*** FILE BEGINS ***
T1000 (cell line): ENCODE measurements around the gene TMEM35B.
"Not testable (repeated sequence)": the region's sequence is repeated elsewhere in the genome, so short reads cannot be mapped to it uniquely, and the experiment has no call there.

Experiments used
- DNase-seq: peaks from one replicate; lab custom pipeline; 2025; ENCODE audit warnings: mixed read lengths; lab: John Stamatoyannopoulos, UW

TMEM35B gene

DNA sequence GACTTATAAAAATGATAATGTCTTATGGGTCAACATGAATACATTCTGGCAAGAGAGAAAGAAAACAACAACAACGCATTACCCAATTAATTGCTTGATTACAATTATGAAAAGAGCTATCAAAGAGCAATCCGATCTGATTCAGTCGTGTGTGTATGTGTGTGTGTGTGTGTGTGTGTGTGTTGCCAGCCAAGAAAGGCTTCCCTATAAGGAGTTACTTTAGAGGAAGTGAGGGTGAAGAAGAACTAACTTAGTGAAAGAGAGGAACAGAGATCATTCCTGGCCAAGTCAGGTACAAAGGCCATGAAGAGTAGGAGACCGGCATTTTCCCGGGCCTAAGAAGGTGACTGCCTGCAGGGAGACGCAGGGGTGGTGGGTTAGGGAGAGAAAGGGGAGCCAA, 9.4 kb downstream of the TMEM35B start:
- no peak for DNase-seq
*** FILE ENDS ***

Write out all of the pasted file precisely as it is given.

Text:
T1000 (cell line): ENCODE measurements around the gene TMEM35B.
"Not testable (repeated sequence)": the region's sequence is repeated elsewhere in the genome, so short reads cannot be mapped to it uniquely, and the experiment has no call there.

Experiments used
- DNase-seq: peaks from one replicate; lab custom pipeline; 2025; ENCODE audit warnings: mixed read lengths; lab: John Stamatoyannopoulos, UW

TMEM35B gene

DNA sequence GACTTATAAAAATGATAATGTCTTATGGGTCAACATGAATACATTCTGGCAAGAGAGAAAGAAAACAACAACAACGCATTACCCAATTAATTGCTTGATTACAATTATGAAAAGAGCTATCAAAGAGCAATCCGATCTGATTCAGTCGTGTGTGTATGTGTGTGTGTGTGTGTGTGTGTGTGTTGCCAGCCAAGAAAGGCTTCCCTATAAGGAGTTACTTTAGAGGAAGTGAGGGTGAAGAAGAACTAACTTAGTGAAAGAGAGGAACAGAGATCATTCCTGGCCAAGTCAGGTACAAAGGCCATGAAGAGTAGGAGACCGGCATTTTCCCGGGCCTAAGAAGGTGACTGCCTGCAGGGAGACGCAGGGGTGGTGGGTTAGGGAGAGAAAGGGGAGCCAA, 9.4 kb downstream of the TMEM35B start:
- no peak for DNase-seq